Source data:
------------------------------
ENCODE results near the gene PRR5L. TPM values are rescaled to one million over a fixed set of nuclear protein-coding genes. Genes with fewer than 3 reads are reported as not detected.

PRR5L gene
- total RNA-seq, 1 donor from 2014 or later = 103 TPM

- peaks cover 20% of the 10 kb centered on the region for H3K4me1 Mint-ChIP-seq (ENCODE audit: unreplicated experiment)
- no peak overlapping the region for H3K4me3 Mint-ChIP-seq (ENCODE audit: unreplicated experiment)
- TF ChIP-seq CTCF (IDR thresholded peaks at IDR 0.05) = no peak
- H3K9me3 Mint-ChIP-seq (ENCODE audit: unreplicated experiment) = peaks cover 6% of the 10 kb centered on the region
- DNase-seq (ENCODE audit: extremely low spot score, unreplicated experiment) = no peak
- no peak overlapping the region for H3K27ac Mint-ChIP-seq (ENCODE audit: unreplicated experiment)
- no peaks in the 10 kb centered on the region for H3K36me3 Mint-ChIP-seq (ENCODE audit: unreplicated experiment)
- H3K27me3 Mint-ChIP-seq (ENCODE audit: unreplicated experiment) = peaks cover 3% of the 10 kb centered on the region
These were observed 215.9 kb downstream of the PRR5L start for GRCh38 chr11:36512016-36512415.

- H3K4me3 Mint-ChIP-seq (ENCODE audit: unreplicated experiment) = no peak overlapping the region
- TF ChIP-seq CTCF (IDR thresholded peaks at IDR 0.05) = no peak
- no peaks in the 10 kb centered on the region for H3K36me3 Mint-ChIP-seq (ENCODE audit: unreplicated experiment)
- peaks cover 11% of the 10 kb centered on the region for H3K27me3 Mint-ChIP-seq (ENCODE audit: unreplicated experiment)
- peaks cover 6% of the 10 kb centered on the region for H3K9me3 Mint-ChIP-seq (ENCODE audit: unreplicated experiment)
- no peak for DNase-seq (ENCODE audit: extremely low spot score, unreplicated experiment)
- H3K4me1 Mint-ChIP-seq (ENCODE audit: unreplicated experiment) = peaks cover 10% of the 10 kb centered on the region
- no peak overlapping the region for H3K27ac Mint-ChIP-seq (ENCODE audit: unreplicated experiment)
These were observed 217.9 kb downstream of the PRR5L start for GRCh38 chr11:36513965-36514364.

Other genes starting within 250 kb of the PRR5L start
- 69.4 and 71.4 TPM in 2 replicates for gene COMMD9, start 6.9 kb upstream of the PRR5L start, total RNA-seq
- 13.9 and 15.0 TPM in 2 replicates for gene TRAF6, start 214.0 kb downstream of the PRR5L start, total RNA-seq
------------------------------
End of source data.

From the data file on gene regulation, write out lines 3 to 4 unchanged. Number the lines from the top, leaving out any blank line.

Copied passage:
- total RNA-seq, 1 donor from 2014 or later = 103 TPM

- peaks cover 20% of the 10 kb centered on the region for H3K4me1 Mint-ChIP-seq (ENCODE audit: unreplicated experiment)